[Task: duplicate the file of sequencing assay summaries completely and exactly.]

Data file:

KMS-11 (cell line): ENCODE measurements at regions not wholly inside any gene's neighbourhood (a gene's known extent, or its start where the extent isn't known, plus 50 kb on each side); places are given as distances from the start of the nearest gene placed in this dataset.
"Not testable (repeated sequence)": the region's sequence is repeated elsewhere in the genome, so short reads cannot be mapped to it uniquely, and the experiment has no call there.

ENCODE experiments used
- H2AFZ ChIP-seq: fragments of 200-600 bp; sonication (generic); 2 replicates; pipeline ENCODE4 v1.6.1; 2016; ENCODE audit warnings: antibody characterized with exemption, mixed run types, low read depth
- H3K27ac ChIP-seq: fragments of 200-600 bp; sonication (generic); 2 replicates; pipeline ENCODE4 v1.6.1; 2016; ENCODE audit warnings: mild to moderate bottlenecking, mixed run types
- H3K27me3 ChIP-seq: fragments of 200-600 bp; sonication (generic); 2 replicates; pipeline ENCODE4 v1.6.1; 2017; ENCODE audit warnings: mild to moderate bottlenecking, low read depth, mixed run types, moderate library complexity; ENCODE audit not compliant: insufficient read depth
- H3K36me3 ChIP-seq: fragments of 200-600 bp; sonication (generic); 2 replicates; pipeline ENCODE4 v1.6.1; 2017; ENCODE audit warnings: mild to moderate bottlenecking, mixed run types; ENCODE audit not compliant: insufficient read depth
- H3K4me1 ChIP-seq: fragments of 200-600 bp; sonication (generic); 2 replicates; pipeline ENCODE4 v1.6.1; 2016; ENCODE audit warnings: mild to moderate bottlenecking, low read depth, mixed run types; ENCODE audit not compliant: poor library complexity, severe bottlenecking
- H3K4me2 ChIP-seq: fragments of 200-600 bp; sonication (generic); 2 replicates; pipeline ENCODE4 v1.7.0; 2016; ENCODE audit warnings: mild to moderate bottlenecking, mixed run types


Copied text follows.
KMS-11 (cell line): ENCODE measurements at regions not wholly inside any gene's neighbourhood (a gene's known extent, or its start where the extent isn't known, plus 50 kb on each side); places are given as distances from the start of the nearest gene placed in this dataset.
"Not testable (repeated sequence)": the region's sequence is repeated elsewhere in the genome, so short reads cannot be mapped to it uniquely, and the experiment has no call there.

ENCODE experiments used
- H2AFZ ChIP-seq: fragments of 200-600 bp; sonication (generic); 2 replicates; pipeline ENCODE4 v1.6.1; 2016; ENCODE audit warnings: antibody characterized with exemption, mixed run types, low read depth
- H3K27ac ChIP-seq: fragments of 200-600 bp; sonication (generic); 2 replicates; pipeline ENCODE4 v1.6.1; 2016; ENCODE audit warnings: mild to moderate bottlenecking, mixed run types
- H3K27me3 ChIP-seq: fragments of 200-600 bp; sonication (generic); 2 replicates; pipeline ENCODE4 v1.6.1; 2017; ENCODE audit warnings: mild to moderate bottlenecking, low read depth, mixed run types, moderate library complexity; ENCODE audit not compliant: insufficient read depth
- H3K36me3 ChIP-seq: fragments of 200-600 bp; sonication (generic); 2 replicates; pipeline ENCODE4 v1.6.1; 2017; ENCODE audit warnings: mild to moderate bottlenecking, mixed run types; ENCODE audit not compliant: insufficient read depth
- H3K4me1 ChIP-seq: fragments of 200-600 bp; sonication (generic); 2 replicates; pipeline ENCODE4 v1.6.1; 2016; ENCODE audit warnings: mild to moderate bottlenecking, low read depth, mixed run types; ENCODE audit not compliant: poor library complexity, severe bottlenecking
- H3K4me2 ChIP-seq: fragments of 200-600 bp; sonication (generic); 2 replicates; pipeline ENCODE4 v1.7.0; 2016; ENCODE audit warnings: mild to moderate bottlenecking, mixed run types